India and France on Tuesday finalised a landmark agreement on civil nuclear cooperation that covered supply of reactors and atomic fuel in the first concrete step to bring New Delhi back into the nuclear mainstream ending 34 years of nuclear isolation.
The agreement to be inked later in the day after summit talks between Prime Minister Manmohan Singh and French President Nicolas Sarkozy will form the basis of wide ranging bilateral cooperation from basic and applied research to full civil nuclear cooperation, including reactors and fuel supplies, nuclear safety, radiation and environment protection and nuclear fuel cycle management.
The atomic pact comes three weeks after India got the crucial NSG waiver that cleared the decks for New Delhi's global nuclear trade.
The atomic pact is one of the three agreements to be signed during Singh's two-day visit to Paris. The other two relates to social security matters which will benefit Indian and French nationals staying in each others countries on short duration up to five years.
India and France have decided to give a new impetus to their cooperation for the development of nuclear energy for peaceful purposes as an expression of their strategic partnership, officials said.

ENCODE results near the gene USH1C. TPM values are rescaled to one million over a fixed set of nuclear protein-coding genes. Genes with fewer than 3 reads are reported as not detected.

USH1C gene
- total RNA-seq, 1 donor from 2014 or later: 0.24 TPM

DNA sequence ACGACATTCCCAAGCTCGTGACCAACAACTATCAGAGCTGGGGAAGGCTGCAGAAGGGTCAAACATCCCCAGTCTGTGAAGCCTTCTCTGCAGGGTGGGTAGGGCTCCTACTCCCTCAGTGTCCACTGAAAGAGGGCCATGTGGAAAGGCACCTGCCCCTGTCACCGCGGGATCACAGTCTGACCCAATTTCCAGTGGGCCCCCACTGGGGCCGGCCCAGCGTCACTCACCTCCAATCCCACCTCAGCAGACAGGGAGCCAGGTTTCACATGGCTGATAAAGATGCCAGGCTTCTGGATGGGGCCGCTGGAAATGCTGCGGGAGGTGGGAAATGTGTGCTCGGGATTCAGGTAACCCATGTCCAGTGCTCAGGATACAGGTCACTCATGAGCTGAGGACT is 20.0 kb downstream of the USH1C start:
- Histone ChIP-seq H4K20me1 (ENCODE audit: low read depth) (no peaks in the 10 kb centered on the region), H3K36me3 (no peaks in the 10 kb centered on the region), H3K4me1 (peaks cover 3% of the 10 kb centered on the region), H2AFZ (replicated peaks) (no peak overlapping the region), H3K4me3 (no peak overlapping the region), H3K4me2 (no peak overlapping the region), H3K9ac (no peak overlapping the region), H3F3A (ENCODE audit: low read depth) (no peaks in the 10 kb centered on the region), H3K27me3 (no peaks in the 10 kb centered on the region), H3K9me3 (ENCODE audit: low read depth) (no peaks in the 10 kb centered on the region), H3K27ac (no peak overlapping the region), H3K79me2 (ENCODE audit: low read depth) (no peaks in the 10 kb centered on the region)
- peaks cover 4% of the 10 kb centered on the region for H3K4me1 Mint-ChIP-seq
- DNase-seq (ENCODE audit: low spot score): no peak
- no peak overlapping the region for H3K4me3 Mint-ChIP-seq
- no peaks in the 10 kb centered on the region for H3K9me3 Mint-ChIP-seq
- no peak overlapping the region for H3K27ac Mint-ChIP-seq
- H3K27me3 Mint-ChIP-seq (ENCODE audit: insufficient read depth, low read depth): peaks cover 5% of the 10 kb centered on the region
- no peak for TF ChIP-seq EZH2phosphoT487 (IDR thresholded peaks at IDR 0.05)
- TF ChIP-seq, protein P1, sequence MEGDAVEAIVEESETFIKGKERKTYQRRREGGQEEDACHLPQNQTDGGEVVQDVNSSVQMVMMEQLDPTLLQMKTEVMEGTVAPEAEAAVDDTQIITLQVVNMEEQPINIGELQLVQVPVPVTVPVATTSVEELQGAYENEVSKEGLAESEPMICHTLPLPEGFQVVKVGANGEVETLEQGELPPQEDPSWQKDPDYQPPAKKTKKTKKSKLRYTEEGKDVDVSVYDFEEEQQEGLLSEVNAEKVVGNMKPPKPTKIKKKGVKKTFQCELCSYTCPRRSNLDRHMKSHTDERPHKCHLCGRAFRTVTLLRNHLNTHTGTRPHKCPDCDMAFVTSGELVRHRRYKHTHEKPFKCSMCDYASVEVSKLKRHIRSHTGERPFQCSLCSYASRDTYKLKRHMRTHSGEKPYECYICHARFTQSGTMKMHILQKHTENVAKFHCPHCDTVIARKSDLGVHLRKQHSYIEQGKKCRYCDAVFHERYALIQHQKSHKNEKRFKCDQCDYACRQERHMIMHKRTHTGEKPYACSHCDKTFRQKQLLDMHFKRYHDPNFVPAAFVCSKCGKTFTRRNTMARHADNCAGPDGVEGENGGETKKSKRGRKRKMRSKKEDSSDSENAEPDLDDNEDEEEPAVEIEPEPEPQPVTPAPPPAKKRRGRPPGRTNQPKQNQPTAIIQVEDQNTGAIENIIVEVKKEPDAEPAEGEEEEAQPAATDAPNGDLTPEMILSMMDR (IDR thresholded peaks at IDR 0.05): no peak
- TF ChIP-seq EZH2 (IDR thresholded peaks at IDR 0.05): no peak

They said both sides recognise that as a reliable source of sustainable and non-polluting energy, it could make a significant contribution to meeting the global challenge of achieving energy security.
The officials also noted that both countries share common concerns and objectives in the field of non-proliferation of weapons of mass destruction and their means of delivery, including in view of possible linkages to terrorism.
Under the social security agreement to be signed between India and France, workers on short term contract up to five years, do not have to make any social security contribution provided they continue to make social security payment in India and France respectively.
For Indians working in France, these benefits shall be available even when the Indian company sends its employees to the French Republic from a third country.